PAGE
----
Analytics company New Relic is currently in the process of rolling out New Relic Explorer to its Full-Stack Observability customers. With the new visualisation capabilities hitting general availability this week, DevClass sat down with the company’s EMEA CTO, Gregory Ouillon, to get a closer look at the changes.
In 2020, New Relic said it was restructuring its observability platform into a Telemetry Data Platform for collecting operational data, and was adding Applied Intelligence for machine-learning driven capabilities as well as a Full-Stack Observability product. Explorer advances the observability tooling by providing users with an instant visual representation of their setup’s health.
“New Relic Explorer relies on the concept of entities,” Ouillon says, pointing out that in New Relic “anything that reports telemetry is an entity” from host, to application, middleware component, or a cloud platform as a service component.
Getting to grips with how these interact can be quite a challenge, especially with more complex microservice-based systems, which is why Explorer introduces a Lookout and a Navigator view.
According to Ouillon, Lookout uses the “golden signals” of monitoring, such as traffic, latency, and errors, to calculate which elements of your tech estate have the highest throughput and mark the ones whose response time has changed the most in the last couple of minutes, since these are often the ones to watch.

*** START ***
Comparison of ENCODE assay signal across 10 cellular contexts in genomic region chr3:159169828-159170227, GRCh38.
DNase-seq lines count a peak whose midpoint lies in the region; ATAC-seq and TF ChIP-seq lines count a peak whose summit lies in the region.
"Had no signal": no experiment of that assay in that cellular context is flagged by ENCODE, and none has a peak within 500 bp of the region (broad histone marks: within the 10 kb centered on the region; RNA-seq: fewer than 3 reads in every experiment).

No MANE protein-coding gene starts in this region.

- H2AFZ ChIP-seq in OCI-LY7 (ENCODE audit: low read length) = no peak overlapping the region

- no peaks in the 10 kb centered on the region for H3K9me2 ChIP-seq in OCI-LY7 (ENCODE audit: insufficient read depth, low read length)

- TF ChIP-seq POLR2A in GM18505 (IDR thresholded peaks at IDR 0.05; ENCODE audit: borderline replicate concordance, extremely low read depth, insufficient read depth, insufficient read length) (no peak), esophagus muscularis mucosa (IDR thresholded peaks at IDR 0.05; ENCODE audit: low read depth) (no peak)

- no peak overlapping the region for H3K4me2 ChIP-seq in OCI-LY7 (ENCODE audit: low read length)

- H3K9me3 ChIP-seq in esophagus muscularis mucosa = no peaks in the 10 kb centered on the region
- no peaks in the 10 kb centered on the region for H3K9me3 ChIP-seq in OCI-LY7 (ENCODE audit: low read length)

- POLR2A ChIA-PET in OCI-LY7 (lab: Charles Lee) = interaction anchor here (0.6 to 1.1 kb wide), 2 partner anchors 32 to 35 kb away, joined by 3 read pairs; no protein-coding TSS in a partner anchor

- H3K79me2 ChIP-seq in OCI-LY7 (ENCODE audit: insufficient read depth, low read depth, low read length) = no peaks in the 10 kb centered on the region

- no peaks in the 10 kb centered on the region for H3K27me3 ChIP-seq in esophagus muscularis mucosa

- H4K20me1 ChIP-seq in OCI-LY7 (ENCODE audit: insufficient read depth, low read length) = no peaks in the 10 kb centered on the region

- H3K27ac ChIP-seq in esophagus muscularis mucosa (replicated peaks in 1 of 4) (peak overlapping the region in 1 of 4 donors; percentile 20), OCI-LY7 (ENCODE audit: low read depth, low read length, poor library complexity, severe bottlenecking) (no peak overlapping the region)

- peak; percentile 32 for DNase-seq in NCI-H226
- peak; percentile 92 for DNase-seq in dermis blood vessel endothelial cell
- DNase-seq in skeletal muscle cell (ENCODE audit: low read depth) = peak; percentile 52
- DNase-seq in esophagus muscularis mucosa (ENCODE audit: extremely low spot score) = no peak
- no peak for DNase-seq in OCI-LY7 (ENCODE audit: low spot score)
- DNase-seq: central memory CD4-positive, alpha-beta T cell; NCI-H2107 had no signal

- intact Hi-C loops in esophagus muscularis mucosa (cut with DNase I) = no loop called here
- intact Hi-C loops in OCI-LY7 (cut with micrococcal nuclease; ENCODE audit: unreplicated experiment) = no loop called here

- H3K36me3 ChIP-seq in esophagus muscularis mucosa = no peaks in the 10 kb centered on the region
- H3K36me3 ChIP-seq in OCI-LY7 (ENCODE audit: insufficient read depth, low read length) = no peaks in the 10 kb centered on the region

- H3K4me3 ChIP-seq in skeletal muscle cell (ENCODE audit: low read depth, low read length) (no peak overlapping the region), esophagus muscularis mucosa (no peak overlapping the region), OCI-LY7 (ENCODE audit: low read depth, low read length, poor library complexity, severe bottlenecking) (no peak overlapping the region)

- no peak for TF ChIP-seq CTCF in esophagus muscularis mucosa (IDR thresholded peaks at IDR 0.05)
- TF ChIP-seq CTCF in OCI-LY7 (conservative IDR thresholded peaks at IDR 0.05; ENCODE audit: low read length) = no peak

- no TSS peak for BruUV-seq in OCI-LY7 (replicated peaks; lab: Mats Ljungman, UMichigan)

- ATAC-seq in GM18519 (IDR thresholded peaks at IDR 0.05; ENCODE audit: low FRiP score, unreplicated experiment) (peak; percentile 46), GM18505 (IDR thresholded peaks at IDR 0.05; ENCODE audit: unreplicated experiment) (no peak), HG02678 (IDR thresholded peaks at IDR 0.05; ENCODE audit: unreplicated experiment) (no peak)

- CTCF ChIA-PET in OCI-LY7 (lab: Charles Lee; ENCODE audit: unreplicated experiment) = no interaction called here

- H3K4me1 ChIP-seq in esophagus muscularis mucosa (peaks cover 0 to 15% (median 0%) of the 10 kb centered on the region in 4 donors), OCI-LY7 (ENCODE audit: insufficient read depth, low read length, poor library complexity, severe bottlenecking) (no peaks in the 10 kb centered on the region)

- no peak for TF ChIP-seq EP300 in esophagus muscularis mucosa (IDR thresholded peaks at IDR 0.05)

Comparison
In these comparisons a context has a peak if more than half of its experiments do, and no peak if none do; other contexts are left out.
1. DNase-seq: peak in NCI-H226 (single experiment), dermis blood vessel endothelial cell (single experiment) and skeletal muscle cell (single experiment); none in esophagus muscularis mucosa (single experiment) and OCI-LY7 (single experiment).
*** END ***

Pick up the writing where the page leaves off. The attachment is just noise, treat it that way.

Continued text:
Results are shown in a circle diagram with larger diameters signaling higher throughput while colours are meant to draw attention to elements with decreased or increased resource usage. Having this is important to Ouillon since “visualisation is much faster in terms of interpreting versus text.”
Users of Grafana and Co might be familiar with the notion, though the combination with under the hood statistical analytics to reflect change is meant to give New Relic users an edge over other more traditional visualisation tools. From the circle diagram, teams can then start to dig deeper and get performance related metrics, look into the system’s history for anomaly detection, and check if the currently observed behaviour might have anything to do with a different entity.
“The system,” Ouillon says, “will tell you out of the box ‘Oh, by the way, you had this anomaly with your web portal, but we see the same pattern with another service.’ So we are able to surface automatically, in real time, correlations between various systems and services, which allows me to understand correlations and maybe go and deep dive into another part of your architecture, because it might be responsible for the issue.”
New Relic Navigator goes a similar route, but instead of focusing on changes (as Lookout does), it provides an overview of all the entities in a company’s system. Since entities also comprise units like containers and services – of which there can be many across accounts – Navigator displays single units as hexagons (to fit in more), using a traffic-light colouring system to find the most pressing issues quicker.
“In a few clicks, [users] can understand the blast radius of their issues, they can correlate those issues, and then they obviously can get detail, if they click on any of these honeycomb hexagons, and can see information about the alerting with the tags associated with that entity and key metrics of performance.”
Besides entity impact, Navigator also looks into entity relations, surfacing information such as which hosts support a specific service or which workloads depend on it.
New Relic Explorer has already been rolled out amongst Full-Stack Observability customers, but is meant to be generally available for new customers by 24 February.